WASHINGTON — President Clinton cheered technology that helps steer children away from online smut Wednesday while challenging the computer industry to devise a labeling system to further flag lewdness on the Internet.
“The Internet community must work to make these labels as common as food safety labels are today,” Clinton said.
No final industrywide voluntary plan was announced Wednesday, but a top-level meeting involving industry leaders is expected this fall.
The president said he was pleased by a decision by Netscape Communications, provider of a popular Internet browser, to begin using technology that allows parents to rate World Wide Web sites according to their content and block those they consider inappropriate. Microsoft’s Explorer browser already uses the technology.
Clinton was spurred in part by a Supreme Court decision last month that struck down the 1996 Communications Decency Act, which sought to unplug children’s access to inappropriate materials in cyberspace. The court said the law improperly restricted the free-speech rights of adults.
After a meeting with industry officials and others, Clinton and Vice President Al Gore said they were satisfied that the industry is committed to making the Internet family-friendly without impinging on free-speech rights.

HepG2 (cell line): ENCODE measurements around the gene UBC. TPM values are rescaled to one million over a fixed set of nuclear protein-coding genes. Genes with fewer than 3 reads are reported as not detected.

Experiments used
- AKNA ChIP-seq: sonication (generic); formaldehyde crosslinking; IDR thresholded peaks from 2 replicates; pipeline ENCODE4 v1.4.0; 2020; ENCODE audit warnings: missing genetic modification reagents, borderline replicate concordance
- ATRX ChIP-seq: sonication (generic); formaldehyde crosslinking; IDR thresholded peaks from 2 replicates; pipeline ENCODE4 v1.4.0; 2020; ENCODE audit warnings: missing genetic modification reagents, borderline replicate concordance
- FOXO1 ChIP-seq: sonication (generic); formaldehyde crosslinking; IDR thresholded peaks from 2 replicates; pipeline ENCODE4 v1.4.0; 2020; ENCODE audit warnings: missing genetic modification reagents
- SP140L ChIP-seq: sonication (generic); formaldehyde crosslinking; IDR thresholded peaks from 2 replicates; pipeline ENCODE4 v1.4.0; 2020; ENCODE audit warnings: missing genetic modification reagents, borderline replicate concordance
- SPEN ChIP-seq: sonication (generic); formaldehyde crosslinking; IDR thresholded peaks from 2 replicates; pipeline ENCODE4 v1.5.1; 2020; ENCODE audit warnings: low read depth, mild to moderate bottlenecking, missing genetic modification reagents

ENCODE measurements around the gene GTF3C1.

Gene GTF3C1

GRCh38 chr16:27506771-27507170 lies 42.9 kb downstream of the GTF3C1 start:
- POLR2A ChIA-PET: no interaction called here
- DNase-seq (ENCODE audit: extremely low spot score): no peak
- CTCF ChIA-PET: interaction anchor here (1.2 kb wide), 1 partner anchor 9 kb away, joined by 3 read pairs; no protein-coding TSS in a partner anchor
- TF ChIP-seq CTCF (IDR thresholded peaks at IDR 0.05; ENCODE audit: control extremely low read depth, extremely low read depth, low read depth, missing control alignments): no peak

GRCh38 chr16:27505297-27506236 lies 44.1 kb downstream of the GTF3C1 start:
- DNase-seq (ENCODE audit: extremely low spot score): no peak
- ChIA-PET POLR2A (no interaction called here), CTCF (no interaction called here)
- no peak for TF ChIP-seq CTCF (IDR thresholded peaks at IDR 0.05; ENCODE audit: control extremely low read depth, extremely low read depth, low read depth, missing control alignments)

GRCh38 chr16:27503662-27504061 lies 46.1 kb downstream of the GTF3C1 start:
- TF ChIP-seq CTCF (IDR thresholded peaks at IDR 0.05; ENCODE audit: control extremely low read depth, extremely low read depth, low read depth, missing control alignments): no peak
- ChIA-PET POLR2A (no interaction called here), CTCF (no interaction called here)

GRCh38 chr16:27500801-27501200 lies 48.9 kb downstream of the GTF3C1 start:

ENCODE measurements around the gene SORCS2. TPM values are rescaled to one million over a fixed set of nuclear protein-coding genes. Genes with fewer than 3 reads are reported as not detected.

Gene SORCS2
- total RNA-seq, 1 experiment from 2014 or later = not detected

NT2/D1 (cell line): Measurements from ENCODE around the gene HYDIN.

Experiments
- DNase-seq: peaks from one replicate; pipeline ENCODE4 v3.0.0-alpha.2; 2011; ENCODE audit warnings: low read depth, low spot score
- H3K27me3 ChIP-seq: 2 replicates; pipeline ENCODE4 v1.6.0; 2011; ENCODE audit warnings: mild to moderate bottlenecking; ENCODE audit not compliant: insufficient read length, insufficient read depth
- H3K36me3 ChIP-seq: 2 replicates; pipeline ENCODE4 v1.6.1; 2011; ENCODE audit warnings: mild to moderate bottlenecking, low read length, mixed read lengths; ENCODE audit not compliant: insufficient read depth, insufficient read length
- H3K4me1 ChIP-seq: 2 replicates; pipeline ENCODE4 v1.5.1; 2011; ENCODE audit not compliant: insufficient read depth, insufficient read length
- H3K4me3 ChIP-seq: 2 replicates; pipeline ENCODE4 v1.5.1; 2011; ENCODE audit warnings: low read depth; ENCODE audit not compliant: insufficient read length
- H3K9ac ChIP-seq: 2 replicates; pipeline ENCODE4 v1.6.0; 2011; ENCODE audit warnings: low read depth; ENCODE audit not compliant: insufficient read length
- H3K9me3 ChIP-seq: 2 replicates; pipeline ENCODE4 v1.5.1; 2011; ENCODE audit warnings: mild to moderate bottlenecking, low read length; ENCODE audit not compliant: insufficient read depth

Civil libertarians, however, said the plans for a voluntary online rating system seem forced.
“This is a major burden on free speech on the Net,”‘ said Don Haines, legislative counsel on privacy and cyberspace for the American Civil Liberties Union. “We want to cooperate with any voluntary system, but the large question is whether this is voluntary.”‘
Parents groups cheered the industry’s decision to offer a voluntary system, but would not rule out other steps if they are dissatisfied with what the industry offers. “If for some reason we cannot find common ground, we will reluctantly turn to other areas for action, including Congress,” said Lois Jean White, president of the National Parent Teachers Assn.